The Linacre Quarterly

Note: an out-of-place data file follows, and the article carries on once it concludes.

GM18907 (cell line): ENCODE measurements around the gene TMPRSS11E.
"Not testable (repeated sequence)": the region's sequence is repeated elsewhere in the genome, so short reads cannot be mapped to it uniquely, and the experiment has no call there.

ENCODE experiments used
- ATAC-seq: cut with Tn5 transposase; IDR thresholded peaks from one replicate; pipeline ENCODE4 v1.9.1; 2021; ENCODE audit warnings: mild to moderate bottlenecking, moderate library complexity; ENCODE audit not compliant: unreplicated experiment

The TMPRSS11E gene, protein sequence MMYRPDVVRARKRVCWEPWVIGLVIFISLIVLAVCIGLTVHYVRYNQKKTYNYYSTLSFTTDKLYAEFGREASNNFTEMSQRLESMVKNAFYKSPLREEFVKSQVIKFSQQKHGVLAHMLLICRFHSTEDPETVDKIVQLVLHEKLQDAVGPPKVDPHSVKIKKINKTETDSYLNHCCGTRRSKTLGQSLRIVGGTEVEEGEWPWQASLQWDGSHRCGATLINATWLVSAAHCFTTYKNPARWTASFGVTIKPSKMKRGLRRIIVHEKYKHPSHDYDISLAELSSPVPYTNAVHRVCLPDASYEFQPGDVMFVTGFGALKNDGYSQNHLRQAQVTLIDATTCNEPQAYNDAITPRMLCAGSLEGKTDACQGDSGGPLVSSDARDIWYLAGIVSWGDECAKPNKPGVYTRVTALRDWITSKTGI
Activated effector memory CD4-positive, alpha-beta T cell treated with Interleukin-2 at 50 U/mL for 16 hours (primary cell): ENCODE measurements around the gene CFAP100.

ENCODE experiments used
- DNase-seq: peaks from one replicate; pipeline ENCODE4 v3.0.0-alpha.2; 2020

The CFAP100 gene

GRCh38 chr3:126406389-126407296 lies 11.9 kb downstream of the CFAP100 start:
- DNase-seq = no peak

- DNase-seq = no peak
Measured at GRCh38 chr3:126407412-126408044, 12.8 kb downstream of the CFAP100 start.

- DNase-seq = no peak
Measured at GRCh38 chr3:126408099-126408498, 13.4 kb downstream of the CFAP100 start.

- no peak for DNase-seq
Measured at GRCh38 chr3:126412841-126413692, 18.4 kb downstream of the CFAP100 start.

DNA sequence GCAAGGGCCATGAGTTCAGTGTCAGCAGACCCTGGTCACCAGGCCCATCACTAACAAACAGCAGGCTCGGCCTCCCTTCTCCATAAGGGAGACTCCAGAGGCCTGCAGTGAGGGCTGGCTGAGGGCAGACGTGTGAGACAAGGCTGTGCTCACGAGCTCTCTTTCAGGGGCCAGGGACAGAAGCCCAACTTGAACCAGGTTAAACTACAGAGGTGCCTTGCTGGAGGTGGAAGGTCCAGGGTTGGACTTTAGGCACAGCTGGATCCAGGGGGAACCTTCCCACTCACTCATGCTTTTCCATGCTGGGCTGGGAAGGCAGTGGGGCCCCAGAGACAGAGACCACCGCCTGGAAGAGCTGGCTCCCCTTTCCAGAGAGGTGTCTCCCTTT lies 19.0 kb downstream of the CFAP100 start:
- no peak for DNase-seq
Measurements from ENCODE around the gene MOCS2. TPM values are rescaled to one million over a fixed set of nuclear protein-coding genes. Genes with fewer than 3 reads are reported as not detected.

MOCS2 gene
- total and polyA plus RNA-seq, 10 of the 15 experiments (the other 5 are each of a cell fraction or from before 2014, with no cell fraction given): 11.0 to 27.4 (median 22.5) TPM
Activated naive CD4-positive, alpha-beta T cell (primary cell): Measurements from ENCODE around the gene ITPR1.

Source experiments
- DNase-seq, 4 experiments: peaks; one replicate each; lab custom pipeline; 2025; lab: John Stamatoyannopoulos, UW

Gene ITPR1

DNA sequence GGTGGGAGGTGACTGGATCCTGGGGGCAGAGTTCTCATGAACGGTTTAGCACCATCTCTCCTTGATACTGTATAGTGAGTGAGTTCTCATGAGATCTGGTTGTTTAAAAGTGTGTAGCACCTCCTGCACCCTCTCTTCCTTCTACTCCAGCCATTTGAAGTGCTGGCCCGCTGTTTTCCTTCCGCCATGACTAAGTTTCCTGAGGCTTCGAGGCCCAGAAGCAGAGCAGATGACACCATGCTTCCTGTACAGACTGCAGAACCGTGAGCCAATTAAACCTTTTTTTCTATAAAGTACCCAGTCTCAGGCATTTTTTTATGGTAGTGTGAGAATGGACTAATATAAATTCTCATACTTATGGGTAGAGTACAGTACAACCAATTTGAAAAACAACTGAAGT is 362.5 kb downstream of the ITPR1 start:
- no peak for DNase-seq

National surveys to determine trends in contraceptive use in the United States have occurred every 6 to 10 years since 1955.1,2,3 Since that time, there has been a rapid decline in the use of natural methods of family planning; a sharp rise and slow decline in the use of oral contraceptives and, in the past ten years, a major reliance on surgical sterilization for contraception. Information from these national surveys has provided useful information for contraceptive providers, policy makers, and religious groups. The method of avoiding and achieving pregnancy that is promoted and encouraged by the Roman Catholic Church is natural family planning. Since natural methods are the only methods sanctioned by the Catholic Church, an assumption could be made that contraceptive practices among Roman Catholics in the United States would substantially differ from contraceptive use by the general population. The purpose of this article is to describe the use of contraceptives by Roman Catholic women between 1988 and 1995 and to compare contraceptive use by Catholics with national trends. Information on trends in contraceptive use among Catholic women is of interest to Catholic health care providers and policy makers, natural family planning service providers, Catholic Church officials and leaders in church policy and teaching. Of note is that the authors of this article do not view methods of natural family planning as being contraceptives. Contraceptive methods, such as the pill, condoms, IUD, etc., work by either suppressing, blocking, or destroying a person's fertility, or in some cases aborting the early human embryo. Methods of natural family planning, on the other hand, do not interfere with fertility, but rather utilize natural biological indicators that tell a woman when she is fertile or not. Methods of natural family planning can be used to both achieve or to avoid pregnancy.